Atlanta Opera receives $500k grant, launches streaming platform

Atlanta Opera fans can now enjoy staged productions and exclusive content on the new web-based streaming platform, Spotlight Media, thanks to a half-million-dollar grant from the Lettie Pate Evans Foundation. These digitization efforts will replace the audience experience during the pandemic and complement live performances once unrestricted opera begins again in Atlanta. The grant money will also fund infrastructure enhancements and the creation of a digital film studio.

Accessible through the Atlanta Opera’s website, Spotlight Media currently offers a videotaped version of “Kaiser of Atlantis,” performed in October as part of the Molly Blank Big Tent Series at Oglethorpe University, and “Mezzo Extravaganza,” which highlights arias by Jamie Barton, Gabriella Beteag, Daniella Mack and Megan Marino. The premiere of the second big tent production, “Pagliacci,” as well as the exclusive “Love Letters to Atlanta” song series, is planned for the coming months. Content can be purchased a la carte or viewed with a subscription for $99 a year or $15 a month.

Tomer Zvulun has dedicated his time as general and artistic director at the Atlanta Opera to integrating technology and digital thinking into performances. A streaming platform and digital studio may have been somewhere in Zvulun’s eventual plans for the opera, but in the current pandemic reality, streaming is nearly the only way to deliver new performances to audiences. The digital platform is an obvious, safe alternative to live concert viewing in the coronavirus era.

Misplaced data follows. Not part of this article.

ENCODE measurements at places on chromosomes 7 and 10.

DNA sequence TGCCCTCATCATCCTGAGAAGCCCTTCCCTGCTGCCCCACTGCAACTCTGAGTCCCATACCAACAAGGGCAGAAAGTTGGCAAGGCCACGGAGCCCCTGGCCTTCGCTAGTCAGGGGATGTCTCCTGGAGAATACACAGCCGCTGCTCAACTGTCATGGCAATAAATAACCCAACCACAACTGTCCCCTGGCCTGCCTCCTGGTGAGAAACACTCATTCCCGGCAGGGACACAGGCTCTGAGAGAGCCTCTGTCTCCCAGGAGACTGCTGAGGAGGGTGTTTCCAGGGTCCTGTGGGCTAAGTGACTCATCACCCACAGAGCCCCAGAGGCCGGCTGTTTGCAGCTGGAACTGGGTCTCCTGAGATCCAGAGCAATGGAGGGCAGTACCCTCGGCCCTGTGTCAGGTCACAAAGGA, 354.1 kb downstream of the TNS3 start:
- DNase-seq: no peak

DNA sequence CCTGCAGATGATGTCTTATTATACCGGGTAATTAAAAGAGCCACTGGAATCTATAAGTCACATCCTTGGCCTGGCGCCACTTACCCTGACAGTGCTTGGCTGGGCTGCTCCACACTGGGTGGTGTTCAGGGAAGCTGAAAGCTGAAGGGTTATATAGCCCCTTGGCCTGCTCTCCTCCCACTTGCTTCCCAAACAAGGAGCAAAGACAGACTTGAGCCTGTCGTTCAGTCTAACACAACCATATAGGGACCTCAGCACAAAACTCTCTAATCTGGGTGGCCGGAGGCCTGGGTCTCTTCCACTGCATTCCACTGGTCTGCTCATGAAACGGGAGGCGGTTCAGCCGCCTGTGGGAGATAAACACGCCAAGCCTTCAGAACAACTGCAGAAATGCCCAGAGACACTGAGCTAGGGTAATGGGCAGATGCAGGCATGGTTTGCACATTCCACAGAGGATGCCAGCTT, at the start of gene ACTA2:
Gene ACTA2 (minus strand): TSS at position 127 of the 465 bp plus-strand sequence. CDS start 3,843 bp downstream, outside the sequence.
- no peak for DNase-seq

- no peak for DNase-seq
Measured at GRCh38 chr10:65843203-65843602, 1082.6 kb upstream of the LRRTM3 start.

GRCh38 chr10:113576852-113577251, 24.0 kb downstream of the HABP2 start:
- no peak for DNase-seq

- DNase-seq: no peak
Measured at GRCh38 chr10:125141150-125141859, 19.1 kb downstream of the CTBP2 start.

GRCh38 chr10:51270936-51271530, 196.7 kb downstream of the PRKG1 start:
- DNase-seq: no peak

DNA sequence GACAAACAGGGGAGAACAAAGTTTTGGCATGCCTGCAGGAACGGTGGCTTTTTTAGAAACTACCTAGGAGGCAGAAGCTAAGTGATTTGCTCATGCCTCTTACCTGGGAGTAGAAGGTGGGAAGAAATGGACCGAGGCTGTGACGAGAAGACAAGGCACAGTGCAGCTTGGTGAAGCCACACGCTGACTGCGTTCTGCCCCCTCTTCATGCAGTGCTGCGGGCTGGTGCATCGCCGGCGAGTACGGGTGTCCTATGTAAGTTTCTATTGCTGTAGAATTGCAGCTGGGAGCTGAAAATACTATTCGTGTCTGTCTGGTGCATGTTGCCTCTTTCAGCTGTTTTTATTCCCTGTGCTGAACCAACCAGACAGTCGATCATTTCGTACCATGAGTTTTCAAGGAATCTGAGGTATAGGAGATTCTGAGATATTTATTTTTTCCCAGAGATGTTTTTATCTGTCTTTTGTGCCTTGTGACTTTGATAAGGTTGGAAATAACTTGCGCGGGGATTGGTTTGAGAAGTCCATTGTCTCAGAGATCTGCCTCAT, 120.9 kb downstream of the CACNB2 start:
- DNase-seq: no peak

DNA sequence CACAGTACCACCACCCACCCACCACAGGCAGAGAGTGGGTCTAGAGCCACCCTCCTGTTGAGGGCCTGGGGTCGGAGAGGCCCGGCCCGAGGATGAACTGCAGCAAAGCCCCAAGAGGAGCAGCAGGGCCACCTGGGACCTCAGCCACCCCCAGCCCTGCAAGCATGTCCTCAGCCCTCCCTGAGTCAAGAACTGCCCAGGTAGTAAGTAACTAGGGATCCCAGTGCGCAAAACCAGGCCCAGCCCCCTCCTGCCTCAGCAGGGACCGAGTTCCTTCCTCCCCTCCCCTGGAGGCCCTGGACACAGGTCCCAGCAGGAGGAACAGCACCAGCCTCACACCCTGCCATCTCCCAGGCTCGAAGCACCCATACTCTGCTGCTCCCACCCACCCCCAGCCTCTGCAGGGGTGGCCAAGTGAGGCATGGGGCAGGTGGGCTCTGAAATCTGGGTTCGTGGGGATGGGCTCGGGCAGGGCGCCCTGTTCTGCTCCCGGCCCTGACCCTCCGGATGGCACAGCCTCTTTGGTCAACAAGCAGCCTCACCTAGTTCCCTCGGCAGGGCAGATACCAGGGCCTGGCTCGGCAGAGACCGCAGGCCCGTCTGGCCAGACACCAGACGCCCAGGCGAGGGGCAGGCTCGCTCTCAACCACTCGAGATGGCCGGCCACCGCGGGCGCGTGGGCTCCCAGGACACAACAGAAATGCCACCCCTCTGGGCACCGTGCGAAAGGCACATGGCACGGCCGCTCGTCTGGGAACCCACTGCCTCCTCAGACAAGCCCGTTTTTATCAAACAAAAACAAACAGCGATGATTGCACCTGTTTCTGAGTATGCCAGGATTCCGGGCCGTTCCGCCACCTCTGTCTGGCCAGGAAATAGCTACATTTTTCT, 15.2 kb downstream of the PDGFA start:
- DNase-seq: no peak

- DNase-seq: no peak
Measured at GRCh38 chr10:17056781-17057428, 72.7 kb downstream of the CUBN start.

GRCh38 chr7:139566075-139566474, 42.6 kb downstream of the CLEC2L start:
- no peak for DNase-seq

“What this crisis revealed is that people need to have access to digital offerings,” Zvulun said. “And even when they feel safe and are coming back to the theater, it would be valuable for an opera company to have everything captured in high definition with a team that knows how to do that.”

The opera’s fall series of performances, staged under strict safety protocols in an open-air tent on a baseball field, with both singers and audience in masks, proved successful. During the eight weeks of rehearsals and performances involving a team of more than 120 performers and staff, viewed by around 2,000 audience members, no outbreak occurred, Zvulun said. The company is currently planning another series of performances for the spring. But even with donor support and ticket sales from sparse live opera performances, the inability to perform a standard opera season in an auditorium has hit the opera hard.